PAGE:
5 Things To Do When Things Don’t Go Right

Steve Buckwalter

Steve Buckwalter

April 4, 2018

“Our greatest weakness lies in giving up. The most certain way to succeed is always to try just one more time.” ―Thomas Edison


1. RECOGNIZE THE PROBLEM

As a creative, there will come a time in your life when you’ve put a lot of time and energy into a project and in the cold light of day, you realize it’s just not very good. The feeling usually starts in your gut that something isn’t quite right. Your work is no longer engaging your intellect, your emotions, and most importantly, your creative energy. Something is just not clicking.

This type of creative collapse can happen at any stage of a project, and figuring out where to go from here can be difficult. While self doubt can feel crippling to an artist, you can’t let it stop you. Instead, use it as a tool to propel you forward. It’s all part of growing as an artist and as a human being.

2. TAKE A STEP BACK

After recognizing the problem, take a step back. Walk away and think about something else; whether it’s a few hours, or a few days, or a few weeks. Recharge in ways that work best for you. If you’re an extrovert, go out with friends and talk about something else. If you’re an introvert, read a book or watch a good movie. I often find that returning to a project I’m struggling with after a break allows me to it in a new light.

3. SHARE IT

Once you return, consider watching or sharing your project with someone else in person. I find in doing this, I’m able to see the project through someone else’s eyes, and I realize all the ways I was biased toward my own work because I had fallen in love with its idiosyncrasies and had convinced myself it was working. This is why movies are screened for test audiences. By simply reading survey responses, you could be led astray by the way people think about how to respond. The best responses are the visceral ones that people make in a theater while watching the movie. If they aren’t laughing out loud at the laugh lines, then you know your movie isn’t funny. You can’t get that honest reaction on paper.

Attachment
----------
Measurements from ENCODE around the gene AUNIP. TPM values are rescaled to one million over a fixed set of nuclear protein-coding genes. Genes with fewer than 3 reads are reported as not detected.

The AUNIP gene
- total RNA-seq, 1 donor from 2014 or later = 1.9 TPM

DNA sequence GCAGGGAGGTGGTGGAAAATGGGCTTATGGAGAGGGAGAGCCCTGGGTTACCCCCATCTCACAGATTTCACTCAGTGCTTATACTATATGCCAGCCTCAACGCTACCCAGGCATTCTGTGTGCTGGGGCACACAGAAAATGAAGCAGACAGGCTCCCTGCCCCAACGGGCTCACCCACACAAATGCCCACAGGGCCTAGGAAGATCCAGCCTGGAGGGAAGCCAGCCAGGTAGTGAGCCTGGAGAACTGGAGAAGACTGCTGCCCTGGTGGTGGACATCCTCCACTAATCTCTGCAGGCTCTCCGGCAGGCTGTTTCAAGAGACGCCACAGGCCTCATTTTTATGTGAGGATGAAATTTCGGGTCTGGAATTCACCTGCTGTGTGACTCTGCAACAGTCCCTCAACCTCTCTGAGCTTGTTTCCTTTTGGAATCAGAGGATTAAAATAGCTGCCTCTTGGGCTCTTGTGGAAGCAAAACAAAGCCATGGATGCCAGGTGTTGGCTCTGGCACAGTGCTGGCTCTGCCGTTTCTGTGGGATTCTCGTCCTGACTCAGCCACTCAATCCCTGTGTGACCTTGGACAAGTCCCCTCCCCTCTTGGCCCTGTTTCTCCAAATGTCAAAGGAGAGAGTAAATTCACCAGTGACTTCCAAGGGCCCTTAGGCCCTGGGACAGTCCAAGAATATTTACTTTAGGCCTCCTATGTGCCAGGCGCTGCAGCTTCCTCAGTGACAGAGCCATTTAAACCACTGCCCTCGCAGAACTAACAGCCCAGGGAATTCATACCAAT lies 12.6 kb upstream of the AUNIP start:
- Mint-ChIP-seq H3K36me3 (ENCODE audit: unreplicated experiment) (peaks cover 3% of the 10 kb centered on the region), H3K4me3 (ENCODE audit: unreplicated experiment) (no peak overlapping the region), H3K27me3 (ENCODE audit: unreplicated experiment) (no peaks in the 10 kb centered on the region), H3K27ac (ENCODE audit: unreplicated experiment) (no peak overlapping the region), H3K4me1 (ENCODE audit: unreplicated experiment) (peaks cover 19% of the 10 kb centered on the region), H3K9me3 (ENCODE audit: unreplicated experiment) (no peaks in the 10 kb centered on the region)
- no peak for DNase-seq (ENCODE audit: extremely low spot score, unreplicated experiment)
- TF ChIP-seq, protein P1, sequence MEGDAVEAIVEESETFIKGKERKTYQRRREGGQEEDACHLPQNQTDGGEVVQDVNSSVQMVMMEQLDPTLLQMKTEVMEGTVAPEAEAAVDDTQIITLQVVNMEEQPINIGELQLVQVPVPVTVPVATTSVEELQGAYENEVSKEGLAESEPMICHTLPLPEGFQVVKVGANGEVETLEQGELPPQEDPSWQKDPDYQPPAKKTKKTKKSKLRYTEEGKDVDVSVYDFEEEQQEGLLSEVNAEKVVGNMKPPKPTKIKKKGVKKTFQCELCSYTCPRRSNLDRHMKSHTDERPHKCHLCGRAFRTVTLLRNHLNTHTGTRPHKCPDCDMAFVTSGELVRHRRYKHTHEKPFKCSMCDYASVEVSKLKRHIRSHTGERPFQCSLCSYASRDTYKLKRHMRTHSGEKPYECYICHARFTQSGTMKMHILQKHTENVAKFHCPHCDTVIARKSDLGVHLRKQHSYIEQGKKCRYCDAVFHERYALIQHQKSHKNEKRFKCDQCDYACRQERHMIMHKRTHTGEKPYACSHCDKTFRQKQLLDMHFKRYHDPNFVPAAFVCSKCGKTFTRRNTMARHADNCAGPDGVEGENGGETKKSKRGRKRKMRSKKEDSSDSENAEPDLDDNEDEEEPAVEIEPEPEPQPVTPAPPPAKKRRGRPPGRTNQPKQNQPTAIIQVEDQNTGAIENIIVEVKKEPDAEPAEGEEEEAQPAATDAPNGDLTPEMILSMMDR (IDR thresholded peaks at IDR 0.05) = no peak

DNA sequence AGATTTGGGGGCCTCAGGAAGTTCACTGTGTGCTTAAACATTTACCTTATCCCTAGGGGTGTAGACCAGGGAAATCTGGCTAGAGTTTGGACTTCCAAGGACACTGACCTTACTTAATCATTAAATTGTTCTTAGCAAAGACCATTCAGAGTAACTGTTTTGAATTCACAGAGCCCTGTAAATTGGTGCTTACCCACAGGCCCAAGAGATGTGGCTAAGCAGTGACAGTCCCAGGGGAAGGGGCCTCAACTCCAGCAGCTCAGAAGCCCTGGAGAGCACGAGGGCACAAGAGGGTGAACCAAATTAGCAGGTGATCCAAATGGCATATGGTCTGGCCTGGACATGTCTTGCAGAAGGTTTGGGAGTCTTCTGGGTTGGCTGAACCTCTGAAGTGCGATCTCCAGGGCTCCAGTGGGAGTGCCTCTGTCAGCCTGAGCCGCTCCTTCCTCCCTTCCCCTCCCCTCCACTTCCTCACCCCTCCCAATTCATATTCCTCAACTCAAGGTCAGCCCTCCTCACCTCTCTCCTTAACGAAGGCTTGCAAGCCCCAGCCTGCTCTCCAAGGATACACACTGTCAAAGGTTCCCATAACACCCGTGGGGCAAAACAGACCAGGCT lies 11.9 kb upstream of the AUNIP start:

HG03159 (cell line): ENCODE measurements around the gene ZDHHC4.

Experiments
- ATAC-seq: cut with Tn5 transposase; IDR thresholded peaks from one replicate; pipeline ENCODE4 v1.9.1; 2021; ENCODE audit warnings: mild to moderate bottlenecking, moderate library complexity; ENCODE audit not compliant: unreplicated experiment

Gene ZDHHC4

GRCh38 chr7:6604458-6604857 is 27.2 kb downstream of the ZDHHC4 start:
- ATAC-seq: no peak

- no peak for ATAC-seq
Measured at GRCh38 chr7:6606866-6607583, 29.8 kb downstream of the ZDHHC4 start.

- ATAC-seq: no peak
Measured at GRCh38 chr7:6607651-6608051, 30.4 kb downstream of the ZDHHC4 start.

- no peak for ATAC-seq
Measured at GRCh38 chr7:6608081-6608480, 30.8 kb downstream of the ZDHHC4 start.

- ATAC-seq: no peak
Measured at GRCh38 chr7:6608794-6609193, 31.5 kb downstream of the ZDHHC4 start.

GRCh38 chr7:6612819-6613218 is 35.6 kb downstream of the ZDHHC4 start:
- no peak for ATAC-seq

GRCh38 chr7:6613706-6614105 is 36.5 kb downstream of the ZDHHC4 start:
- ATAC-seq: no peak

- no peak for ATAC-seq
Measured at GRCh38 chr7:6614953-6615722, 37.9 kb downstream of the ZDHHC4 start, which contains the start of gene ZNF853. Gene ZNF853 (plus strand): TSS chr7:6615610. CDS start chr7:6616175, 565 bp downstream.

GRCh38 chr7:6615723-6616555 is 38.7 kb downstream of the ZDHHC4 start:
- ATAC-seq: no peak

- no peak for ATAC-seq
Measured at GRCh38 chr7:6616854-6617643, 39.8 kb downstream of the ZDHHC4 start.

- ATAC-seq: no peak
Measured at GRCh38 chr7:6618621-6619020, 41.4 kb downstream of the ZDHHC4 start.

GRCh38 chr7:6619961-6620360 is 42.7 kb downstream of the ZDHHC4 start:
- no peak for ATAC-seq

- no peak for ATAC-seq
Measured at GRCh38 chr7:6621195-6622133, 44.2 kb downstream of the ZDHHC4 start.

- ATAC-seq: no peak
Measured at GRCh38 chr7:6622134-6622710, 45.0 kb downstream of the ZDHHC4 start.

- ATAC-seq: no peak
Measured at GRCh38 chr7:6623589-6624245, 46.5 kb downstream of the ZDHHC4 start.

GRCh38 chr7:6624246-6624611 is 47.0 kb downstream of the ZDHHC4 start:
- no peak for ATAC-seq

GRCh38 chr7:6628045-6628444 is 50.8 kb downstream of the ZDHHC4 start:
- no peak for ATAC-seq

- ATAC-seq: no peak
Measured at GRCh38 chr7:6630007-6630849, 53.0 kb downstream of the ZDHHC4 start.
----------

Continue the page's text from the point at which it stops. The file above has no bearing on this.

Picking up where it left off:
4. WORK THROUGH IT

Where you go from here depends on a few factors. Work backwards through your process and identify all of the things that aren’t working. If there are more things not working than are working, maybe you need to go back to your initial idea and keep working at it to find a new way of expressing or developing it. But don’t get trapped by the sunk cost fallacy that assigns value to something just based on how much you’ve already put into it. You need to judge the value of a project by its future value and ignore the amount of time or money you’ve put into it already.  That time and money is gone and there’s nothing that will bring it back, so don’t get trapped in a bad project for something that is never coming back.

5. DON’T GIVE UP

On the other hand, don’t give up! As an artist, the most important thing you can do is create, and if you find that you’re consistently walking away from projects, then you’re allowing failure to fuel self doubt. Finish the project you don’t feel good about and use it as a learning tool. By identifying your weaknesses, you learn how to avoid them in the future. Don’t let perfect be the enemy of good. Learn to find value in honesty, both in yourself and in the opinion of others. Maybe the things you hate about your work are the things that actually make it unique and personal.

And finally, never stop creating.


 

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